re: FBI, NSA and massive data collection VIEW POST

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re: Why are people allowing agencies like FBI and NSA to collect so many data about them? I'm not sure what people generally know what to do about an...
 

I get it, there are so many problems out there that sometimes is hard to stay focused on a particular one — given the other political and social issues you have — and Europe too.
We, Europeans, are familiar to this kind of issues (although as not critical as the Patriot Act), see Article 13: the majority of people don't know about it — because medias don't talk about it — or they genuinely don't care.

Nonetheless, as far as I understand, this is something which has gone on for years now. Just the idea that my emails, phone calls and other sensible information are collected without my authorization is awful. And the fact that they do it to US citizens is worrying because there is nothing which stops them to do the same to non-US citizens which use US-based services.

 

It's not only about Article 13 (but yes, it is an important article). We (in EU) have bastards like GCHQ, which are even more aggressive and offensive than NSA.

The good news is they will be (same as the NSA) lost in massive data collection. You can have petabytes of data, but if you do not understand them by context, you're lost at them (as data analytic guy).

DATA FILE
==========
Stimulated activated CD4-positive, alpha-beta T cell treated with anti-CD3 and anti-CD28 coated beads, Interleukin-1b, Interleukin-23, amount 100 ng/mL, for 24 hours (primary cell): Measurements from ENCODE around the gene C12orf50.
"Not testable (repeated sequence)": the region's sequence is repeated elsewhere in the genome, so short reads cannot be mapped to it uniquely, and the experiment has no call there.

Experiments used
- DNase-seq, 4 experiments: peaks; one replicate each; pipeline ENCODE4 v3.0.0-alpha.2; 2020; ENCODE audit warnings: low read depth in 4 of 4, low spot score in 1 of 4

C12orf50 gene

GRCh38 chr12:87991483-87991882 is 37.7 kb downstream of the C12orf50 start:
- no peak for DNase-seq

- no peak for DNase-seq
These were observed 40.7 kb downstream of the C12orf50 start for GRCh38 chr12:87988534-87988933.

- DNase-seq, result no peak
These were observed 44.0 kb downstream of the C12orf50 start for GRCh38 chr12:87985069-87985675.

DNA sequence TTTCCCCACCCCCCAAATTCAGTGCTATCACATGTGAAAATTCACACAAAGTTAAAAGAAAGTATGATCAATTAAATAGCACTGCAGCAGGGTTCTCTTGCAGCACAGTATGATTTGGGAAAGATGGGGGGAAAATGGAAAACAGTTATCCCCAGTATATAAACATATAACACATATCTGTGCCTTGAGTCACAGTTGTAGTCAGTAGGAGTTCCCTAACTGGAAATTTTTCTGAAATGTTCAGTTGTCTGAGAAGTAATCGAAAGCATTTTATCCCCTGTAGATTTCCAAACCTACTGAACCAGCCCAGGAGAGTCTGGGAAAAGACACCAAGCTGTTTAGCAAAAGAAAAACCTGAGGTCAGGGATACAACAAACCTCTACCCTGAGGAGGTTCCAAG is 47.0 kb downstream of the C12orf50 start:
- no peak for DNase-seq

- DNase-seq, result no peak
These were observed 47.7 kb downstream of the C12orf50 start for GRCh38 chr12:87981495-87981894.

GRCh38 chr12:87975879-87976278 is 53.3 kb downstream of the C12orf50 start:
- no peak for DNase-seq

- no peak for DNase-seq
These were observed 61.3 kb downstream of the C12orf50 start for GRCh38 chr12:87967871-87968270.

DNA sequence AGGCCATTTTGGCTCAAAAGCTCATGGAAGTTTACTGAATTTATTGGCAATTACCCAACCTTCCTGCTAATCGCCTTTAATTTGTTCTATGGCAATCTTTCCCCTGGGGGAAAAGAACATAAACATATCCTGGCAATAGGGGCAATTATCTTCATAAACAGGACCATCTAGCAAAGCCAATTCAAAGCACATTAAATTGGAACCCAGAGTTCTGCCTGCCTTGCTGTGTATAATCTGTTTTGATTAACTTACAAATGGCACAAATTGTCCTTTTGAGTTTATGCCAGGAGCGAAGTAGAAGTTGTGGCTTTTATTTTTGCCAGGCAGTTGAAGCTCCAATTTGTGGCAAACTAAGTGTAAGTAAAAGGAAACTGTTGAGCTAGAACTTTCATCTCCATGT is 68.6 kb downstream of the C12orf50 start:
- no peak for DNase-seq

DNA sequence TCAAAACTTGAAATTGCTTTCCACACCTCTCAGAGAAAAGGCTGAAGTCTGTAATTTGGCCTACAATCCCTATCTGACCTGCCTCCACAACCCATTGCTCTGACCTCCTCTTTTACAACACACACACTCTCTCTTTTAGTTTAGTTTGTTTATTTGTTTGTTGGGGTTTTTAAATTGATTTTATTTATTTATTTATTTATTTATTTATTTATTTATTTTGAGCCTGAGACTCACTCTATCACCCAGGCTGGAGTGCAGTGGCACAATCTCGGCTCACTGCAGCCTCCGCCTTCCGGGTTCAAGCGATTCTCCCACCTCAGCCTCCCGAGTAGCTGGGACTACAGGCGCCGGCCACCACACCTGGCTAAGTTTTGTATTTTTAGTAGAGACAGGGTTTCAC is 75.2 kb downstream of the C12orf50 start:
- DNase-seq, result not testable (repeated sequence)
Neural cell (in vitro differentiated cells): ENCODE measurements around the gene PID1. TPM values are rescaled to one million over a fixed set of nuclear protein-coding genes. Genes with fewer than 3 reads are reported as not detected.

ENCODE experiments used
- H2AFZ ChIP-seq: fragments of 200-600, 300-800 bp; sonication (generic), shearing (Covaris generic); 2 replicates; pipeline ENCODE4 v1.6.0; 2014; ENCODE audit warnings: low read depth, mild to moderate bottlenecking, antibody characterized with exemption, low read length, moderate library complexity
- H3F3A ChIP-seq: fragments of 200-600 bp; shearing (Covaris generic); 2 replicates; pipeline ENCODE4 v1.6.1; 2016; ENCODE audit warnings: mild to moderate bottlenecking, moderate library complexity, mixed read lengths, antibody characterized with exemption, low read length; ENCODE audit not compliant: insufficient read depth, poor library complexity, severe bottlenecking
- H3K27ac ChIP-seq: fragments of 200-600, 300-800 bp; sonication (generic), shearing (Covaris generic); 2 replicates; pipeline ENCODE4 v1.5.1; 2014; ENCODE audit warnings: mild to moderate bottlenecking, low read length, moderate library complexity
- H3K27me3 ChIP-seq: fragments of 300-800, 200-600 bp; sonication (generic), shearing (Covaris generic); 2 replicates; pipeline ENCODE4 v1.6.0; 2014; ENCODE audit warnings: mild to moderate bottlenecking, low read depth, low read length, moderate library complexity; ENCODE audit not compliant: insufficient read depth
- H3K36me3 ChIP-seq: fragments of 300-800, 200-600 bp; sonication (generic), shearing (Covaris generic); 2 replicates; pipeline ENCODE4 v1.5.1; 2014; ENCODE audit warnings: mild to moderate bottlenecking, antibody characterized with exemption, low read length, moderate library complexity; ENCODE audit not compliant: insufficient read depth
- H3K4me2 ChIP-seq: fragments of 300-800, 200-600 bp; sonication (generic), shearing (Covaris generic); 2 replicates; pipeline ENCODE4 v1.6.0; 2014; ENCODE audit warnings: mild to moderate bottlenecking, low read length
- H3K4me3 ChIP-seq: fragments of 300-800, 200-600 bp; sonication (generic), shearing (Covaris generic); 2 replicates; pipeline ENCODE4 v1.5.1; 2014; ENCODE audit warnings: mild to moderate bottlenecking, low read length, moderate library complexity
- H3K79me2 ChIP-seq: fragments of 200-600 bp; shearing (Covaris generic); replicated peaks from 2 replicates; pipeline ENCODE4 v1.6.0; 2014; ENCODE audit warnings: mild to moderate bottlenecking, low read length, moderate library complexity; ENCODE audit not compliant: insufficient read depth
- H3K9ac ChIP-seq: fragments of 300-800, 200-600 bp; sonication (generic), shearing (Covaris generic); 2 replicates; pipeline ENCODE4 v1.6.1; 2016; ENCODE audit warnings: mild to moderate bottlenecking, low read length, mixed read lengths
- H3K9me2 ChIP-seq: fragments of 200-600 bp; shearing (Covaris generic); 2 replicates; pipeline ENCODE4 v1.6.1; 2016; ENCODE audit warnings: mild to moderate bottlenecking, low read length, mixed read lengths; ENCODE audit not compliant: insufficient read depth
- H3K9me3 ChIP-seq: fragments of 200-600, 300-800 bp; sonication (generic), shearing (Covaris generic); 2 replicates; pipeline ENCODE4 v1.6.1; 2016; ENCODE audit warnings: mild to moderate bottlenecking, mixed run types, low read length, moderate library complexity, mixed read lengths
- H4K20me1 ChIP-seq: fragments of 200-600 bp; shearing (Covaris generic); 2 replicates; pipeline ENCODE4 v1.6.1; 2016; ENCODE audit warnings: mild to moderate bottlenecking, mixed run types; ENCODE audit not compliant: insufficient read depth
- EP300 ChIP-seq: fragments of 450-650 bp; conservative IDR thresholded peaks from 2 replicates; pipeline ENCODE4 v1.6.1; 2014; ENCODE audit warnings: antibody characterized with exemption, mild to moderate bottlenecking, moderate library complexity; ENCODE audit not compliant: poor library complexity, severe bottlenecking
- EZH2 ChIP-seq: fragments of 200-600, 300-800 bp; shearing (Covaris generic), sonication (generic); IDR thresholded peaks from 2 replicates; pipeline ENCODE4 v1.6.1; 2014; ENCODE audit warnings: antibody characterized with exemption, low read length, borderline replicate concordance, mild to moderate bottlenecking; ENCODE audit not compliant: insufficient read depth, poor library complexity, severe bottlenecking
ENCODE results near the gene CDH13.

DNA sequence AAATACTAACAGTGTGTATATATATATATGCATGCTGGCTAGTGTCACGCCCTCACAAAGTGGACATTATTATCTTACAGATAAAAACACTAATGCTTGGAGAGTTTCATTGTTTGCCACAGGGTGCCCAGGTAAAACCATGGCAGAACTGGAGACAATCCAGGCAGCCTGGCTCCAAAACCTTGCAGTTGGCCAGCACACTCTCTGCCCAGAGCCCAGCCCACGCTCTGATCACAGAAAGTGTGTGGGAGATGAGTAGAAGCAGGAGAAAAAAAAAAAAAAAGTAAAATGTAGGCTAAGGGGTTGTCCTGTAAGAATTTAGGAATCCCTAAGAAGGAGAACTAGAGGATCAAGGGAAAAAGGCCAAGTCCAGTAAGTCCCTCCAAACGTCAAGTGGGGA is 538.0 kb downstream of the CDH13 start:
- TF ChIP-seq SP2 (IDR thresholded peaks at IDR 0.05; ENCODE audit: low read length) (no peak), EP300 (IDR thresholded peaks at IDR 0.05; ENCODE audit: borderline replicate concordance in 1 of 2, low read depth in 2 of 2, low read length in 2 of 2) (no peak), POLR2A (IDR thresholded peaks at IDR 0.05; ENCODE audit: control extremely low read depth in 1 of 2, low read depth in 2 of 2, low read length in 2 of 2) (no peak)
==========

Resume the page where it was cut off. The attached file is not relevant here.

The bad news is fast progress of AI and ML. High level AI will change this game forever, and the situation will only get worse.

So my advice will be, folks, use technologies like Tor as much as possible (and I'm not talking about poorly designed Tor Browser (from the security POV)), but setups like this one if you really care about your privacy.

Problem with this is that it becomes an arms race that you will not win - once the communication channels are sufficiently difficult to tap (cf: Signal, Tor maybe..) even for metadata analysis, the spooks head towards the edges where the humans have to interact in plain text with their technology - you are being monitored by your own equipment because that kit is common and readily subverted. Here's the NSA's head of tailored access operations (chief hacker) to provide an idea of who you will be up against :)

youtube.com/watch?v=bDJb8WOJYdA

If you really have a need for private communication, how about visiting a random pub, or taking a walk in the countryside, maybe a round of golf with that special person? If your communication MUST be remote/electronic, then you have a lot of work ahead to mitigate the risks in design, parts supply chain, assembly, distribution and operation of equipment (cf: Lorenz machines in WW2, Snowden details of modified Ethernet sockets, etc.).

Yeah, I got you and you're right. Tough everything depends on your threat model. For most of us, the common private communication channels will work. If you are targeted, well, that's another story - then you are f****d in most cases.

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